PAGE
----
Curiouser and Curiouser

Once again the New York Review of Books Children’s Collection widens our horizons! I’ve enjoyed many of the titles they’ve rescued from the out-of-print cupboard – my favourite so far has been Barbara Sleigh’s Carbonel, which I loved as a child, and read to countless classes through the years! The latest addition to their dozen or so classic titles is The Curious Lobster, a collection of Richard W. Hatch’s Mr Lobster stories, originally published in the US in 1935 and 1939. Here, they are complete with the distinctive illustrations by Marion Freeman Wakeman. We need first to understand that the adjective ‘curious’ refers to Mr Lobster’s curiosity about the world outside his accustomed ocean


If you are a regular visitor, you may have noticed that I like to theme my blog posts, saving up books on a particular subject to group together.This post will be no exception – but today the theme is a bit less obvious. Today, the theme is books that have made me smile and brought sunshine into my day - as I hope they will for you in these difficult times! First, a bright and sunny book specially designed to make you smile. 50 Ways to Feel Happy by Vanessa King with Val Payne and Peter Harper (QED) is an Action for Happiness title that aims to help promote not just happiness but health and well-being too. Browsing the fifty tips, there are not only practical ideas of things to make and do –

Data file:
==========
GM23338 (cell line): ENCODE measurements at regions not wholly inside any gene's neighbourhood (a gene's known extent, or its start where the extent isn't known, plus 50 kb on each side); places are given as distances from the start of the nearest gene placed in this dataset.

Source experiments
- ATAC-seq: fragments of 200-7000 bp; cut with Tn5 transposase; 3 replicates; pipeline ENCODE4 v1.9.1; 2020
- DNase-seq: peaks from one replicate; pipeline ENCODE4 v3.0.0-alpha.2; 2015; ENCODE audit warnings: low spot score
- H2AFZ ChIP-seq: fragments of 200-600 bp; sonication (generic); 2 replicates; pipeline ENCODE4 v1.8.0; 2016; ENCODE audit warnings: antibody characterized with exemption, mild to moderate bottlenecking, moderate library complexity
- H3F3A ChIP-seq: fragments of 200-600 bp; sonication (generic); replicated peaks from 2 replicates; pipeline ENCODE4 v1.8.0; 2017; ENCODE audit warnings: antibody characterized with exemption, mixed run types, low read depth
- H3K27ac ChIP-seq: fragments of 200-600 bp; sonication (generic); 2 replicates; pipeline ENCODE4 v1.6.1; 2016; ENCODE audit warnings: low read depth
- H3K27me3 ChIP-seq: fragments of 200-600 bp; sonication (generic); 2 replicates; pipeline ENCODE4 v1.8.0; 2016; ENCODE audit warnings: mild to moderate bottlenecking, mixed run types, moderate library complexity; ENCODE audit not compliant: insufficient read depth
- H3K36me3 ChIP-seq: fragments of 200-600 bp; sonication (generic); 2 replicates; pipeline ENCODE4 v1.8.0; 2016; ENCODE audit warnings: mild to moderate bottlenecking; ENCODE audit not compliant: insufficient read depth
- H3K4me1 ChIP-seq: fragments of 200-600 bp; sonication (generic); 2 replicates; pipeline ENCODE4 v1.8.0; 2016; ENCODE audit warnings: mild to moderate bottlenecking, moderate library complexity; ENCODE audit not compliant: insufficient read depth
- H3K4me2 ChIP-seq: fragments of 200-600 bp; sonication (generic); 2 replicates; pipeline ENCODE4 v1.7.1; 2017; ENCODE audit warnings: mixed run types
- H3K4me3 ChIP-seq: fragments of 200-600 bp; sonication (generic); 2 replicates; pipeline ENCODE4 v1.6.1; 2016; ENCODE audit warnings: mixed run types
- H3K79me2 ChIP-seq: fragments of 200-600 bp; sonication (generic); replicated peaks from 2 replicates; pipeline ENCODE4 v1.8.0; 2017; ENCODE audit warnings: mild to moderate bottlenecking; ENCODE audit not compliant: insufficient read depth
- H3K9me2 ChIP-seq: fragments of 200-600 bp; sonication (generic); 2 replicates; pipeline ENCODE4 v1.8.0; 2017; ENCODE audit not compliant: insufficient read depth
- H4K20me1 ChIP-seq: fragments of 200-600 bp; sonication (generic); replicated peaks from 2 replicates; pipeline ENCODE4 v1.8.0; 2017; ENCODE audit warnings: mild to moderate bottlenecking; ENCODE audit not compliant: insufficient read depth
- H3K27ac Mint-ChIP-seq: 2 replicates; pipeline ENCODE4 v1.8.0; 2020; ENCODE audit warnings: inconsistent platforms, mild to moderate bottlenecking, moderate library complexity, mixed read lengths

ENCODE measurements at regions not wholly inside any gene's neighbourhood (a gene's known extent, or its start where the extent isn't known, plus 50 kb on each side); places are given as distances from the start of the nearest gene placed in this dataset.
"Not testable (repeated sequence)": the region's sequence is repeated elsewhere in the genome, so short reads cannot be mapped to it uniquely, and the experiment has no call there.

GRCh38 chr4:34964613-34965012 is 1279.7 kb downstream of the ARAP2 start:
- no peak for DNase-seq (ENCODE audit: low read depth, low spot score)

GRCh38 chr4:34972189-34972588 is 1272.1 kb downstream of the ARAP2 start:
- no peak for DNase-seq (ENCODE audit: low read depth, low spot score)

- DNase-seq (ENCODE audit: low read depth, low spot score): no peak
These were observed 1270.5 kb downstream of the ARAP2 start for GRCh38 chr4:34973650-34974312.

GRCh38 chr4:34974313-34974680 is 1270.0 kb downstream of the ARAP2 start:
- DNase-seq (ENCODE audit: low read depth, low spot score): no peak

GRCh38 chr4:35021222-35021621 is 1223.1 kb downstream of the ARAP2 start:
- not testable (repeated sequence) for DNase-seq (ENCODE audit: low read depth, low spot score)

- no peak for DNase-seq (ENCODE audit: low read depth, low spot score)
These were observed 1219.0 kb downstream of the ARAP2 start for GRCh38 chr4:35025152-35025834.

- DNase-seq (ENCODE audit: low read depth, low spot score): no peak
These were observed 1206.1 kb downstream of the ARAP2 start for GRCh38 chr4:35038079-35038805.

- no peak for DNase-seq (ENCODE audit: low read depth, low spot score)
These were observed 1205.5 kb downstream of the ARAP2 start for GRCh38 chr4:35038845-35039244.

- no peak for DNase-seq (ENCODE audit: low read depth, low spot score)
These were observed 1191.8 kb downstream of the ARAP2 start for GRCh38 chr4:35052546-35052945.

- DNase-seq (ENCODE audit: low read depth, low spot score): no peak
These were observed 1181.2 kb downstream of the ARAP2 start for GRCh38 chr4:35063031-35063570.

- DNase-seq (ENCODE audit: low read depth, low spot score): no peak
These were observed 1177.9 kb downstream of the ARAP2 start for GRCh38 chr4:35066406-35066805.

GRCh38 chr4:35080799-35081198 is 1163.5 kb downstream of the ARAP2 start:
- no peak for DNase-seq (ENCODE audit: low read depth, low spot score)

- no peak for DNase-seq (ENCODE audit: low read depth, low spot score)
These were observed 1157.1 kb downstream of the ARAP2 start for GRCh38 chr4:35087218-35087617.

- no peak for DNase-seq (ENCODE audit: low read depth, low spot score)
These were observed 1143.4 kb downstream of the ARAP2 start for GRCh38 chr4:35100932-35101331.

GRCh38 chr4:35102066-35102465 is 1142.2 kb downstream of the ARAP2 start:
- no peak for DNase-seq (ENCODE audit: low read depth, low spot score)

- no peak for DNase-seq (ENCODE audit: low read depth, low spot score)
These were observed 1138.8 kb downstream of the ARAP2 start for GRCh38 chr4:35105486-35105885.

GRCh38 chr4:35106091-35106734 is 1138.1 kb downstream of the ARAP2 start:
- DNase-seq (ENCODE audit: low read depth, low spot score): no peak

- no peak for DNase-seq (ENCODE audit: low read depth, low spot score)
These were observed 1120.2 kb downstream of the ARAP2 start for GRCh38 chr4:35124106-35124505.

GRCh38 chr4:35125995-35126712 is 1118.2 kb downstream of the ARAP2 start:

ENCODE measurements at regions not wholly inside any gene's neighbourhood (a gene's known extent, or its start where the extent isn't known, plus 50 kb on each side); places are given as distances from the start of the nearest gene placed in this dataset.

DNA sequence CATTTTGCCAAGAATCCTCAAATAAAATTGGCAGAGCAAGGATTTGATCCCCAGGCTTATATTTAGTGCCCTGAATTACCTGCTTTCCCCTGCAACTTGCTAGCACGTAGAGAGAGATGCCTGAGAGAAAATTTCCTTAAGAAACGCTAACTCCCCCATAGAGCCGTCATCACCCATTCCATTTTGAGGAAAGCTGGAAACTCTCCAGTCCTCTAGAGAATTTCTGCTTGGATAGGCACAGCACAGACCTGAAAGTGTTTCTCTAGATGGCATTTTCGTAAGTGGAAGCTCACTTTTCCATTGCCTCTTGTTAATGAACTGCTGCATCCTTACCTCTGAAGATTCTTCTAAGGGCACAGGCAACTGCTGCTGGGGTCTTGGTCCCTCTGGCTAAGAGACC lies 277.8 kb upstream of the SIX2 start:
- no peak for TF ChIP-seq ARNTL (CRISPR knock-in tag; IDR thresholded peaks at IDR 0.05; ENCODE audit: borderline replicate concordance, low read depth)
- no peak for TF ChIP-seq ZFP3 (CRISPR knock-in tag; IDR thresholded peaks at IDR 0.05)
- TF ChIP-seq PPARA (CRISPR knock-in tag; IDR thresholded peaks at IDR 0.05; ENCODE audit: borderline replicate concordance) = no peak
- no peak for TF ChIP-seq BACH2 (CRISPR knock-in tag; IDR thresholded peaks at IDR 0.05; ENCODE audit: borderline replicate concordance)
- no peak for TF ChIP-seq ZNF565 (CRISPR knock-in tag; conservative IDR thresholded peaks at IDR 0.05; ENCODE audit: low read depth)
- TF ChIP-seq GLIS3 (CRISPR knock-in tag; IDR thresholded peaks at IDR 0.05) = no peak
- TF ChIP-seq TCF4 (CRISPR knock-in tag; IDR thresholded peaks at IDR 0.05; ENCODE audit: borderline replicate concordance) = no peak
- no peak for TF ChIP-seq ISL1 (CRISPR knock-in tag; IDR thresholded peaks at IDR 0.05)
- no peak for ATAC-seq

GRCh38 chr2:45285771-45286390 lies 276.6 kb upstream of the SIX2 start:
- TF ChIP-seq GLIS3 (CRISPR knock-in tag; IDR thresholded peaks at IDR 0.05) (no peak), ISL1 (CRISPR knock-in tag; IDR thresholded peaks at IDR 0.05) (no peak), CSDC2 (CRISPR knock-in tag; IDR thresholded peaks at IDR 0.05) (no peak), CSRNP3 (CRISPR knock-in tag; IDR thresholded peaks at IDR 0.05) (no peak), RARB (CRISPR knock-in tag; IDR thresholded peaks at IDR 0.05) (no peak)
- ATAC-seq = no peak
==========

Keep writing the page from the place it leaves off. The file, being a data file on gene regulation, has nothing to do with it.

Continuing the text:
Thunder of Freedom Part II

As I said in Part 1 of this blog, a large number of books have been published to coincide with the centenary of (partial) female suffrage. Last time I looked mainly at fiction so now I’m focusing on some excellent non-fiction which has a wider perspective beyond the events leading up to 1918. First, a work of 'faction', Mona Golabek’s The Children of Willesden Lane (Franklin Watts). Based on the childhood experience of her mother Lisa, Jura Golabek and her co-writer Lee Cohen tell how in 1938, 14-year-old Lisa Jura was a musical prodigy in Vienna who hoped to become a concert pianist. Her dreams were interrupted when Hitler’s armies advanced, forcing her parents to make the difficult decisio

Thunder of Freedom - Part I

Happy International Women's Day for Sunday! Over recent years, no one can have failed to notice the celebration of the centenary of the granting of (partial) suffrage to women. In the years which led up to 1918, women worked tirelessly, and courageously, to ensure that their cause was constantly in the public eye. The centenary has resulted in an avalanche of books, and there are some stand-out titles both fiction and non-fiction, which aim to show readers - from tots to teens - why women became activists. The winter edition of Armadillo highlighted Sarah Ridley’s excellent survey Suffragettes and the Fight for the Vote and Sheena Wilkinson’s inspiring novel, Star by Star. There have been so

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